Boston Architecture
Home / Back Bay / Commonwealth Avenue / 200

200 Commonwealth Avenue

200 Commonwealth Avenue

200 Commonwealth Avenue

200 Commonwealth Avenue was designed by Allen and Kenway, architects, and built in 1882 by Leander Greeley and James Smith, builders, one of two contiguous houses (200 Commonwealth-202 Commonwealth).  It was built as the home of druggist John James French and his wife, Frances (Stratton) French.  He is shown as the owner on the original building permit application for 200 Commonwealth; his mother-in-law, Sarah (Piper) French, the widow of Charles Edwin Stratton, is shown as the owner on the original application for 202 Commonwealth.  Both permit applications were dated June 23, 1882.
John French died in January of 1885.  Frances Stratton continued to live at 200 Commonwealth.  Charles E. Stratton (her brother) et al, Trustees, are shown as the owners on the 1888 and 1908 Bromley maps.
Frances French died in September of 1911.  The house was not listed in the 1913 and 1915 Blue Books.

By 1915, 200 Commonwealth was owned by the Foster Family and in that year was converted into a private school.  Foster Wharf Company is shown as the owner on a September 22, 1915, permit application seeking approval of interior renovations and indicating that the new use of the building would be for a school, and Caroline B. Foster is shown as the owner of 200 Commonwealth on the 1917 Bromley map.

The school appears to have been operated by Miss Fannie C. Guild and Miss Jennie Evans.  They and their school also were listed at 29 Fairfield Street in the 1915 and 1917 Blue Books. 

The house was not listed in the 1922 Blue Book.

By 1923, 200 Commonwealth was the home of Mrs. Elizabeth Wakefield (Cleaves) Storrs, the widow of attorney Leslie K. Storrs, and her daughter, Helen.  They continued to live there in 1928.  

The house was not listed in the 1929-1937 Blue Books.
Charles F. Adams et al, Trustees, are shown as the owners on the 1928 Bromley map, and the Home Savings Bank is shown as the owner on the 1938 map.

By the 1940s, 200 Commonwealth was a lodging house.

In April of 1947, it was owned by Irving and Beryl Kennedy, who changed the legal occupancy from a lodging house to a lodging house with two apartments.  In 1949, they added more kitchens and bathrooms, and converted it into a lodging house with four apartments.  And in November of 1954, they remodeled it further and converted it into eleven apartments.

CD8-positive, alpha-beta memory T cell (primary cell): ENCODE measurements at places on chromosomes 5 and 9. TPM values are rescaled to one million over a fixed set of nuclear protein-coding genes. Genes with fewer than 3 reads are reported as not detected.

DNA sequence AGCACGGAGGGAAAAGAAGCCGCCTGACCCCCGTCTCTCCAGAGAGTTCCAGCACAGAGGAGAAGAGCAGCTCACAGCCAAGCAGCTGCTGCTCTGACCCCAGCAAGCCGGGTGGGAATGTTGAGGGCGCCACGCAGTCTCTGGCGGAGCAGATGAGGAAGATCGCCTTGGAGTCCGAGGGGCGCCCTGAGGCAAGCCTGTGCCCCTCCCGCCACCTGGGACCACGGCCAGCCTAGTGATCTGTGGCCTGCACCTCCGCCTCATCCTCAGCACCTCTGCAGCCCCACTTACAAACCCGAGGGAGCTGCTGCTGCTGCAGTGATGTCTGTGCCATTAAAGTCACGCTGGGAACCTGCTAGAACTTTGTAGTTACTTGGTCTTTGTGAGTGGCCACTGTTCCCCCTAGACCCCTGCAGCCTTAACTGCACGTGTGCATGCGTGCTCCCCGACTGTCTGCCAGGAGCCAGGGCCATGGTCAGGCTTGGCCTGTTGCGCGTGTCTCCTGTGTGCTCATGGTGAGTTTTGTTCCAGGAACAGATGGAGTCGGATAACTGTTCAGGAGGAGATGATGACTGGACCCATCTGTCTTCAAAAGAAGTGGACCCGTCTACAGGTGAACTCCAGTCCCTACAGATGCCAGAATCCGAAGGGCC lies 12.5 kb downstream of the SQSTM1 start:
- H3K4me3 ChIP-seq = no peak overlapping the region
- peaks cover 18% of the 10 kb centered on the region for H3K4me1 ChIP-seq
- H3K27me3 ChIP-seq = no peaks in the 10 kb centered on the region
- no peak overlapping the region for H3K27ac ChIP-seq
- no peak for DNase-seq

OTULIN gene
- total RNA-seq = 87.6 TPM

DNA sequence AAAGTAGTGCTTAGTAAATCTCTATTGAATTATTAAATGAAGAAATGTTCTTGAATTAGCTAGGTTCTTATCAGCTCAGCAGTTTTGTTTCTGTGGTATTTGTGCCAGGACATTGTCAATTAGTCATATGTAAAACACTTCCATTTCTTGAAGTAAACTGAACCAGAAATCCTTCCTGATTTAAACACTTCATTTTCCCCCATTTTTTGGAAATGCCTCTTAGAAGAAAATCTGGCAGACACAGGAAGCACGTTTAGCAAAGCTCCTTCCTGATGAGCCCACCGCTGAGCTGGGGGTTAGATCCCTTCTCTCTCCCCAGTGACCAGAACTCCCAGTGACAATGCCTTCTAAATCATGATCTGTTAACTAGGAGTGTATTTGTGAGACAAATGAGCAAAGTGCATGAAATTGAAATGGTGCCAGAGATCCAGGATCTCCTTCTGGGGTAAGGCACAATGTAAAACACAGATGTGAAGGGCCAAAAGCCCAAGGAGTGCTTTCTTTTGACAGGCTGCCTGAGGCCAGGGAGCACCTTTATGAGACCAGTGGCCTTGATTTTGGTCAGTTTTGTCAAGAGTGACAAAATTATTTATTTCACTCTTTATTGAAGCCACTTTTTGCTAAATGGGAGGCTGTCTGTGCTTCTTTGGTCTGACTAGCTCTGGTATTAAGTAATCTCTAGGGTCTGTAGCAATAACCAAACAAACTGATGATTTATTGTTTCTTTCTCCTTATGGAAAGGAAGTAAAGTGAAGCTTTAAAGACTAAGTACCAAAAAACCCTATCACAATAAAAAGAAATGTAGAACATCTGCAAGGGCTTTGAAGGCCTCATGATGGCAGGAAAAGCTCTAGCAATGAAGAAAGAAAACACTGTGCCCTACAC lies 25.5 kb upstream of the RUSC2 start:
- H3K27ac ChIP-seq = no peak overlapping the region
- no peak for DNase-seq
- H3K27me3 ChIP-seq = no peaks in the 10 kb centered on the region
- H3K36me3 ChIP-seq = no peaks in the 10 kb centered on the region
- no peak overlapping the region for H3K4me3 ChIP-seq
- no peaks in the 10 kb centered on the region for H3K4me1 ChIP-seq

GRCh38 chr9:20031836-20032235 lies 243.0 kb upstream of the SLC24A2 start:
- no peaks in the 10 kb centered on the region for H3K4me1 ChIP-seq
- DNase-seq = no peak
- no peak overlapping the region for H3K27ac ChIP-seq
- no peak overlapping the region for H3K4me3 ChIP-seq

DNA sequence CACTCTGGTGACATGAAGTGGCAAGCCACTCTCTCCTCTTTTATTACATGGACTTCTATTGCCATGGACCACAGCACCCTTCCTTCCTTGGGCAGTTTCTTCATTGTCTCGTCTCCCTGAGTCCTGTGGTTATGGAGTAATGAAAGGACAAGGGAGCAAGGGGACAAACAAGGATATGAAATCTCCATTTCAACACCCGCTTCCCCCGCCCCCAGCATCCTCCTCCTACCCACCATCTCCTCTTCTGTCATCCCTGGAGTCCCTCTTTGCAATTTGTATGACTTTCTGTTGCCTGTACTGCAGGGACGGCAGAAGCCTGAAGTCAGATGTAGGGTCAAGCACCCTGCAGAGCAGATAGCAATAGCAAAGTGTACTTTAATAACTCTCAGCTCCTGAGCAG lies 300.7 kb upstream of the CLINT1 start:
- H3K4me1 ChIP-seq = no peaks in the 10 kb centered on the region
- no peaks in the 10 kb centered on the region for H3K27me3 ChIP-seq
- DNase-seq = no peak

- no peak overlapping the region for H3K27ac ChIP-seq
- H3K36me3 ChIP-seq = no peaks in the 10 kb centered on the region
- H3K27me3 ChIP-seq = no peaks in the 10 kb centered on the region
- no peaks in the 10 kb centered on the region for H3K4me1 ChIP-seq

By 1965, 200 Commonwealth was owned by Arnold and Frances Schutzberg, who proposed converting the eleven apartments back into a lodging house for 48 people (probably a dormitory). 

On August 19, 1965, before completing the conversion, the Schutzbergs sold 200 Commonwealth to Back Bay Dormitories, Inc., a wholly-owned subsidiary of Newbury College, which converted the house into a dormitory for 38 students and an apartment for the house director.

By 1986, Back Bay Dormitories owned 198, 200, 202, 204, and 206 Commonwealth and 138 Marlborough Street.  On December 29, 1986, Back Bay Dormitories transferred all of these properties to Newbury College and liquidated its operations effective the end of the year.

In the 1990s, Newbury College moved its operations from the Back Bay to Fisher Avenue in Brookline.

In June of 1996, Newbury College sold 198-200-202-204 Commonwealth to 202 Commonwealth, Inc. 

In December of 1996. 202 Commonwealth, Inc., sold 198 Commonwealth and it was converted back into a single-family dwelling. 

202 Commonwealth, Inc., retained 200-202-204 Commonwealth, combined the properties, and converted them into eight condominiums in January of 1998.



Privacy Policy | Creative Commons | Contact Us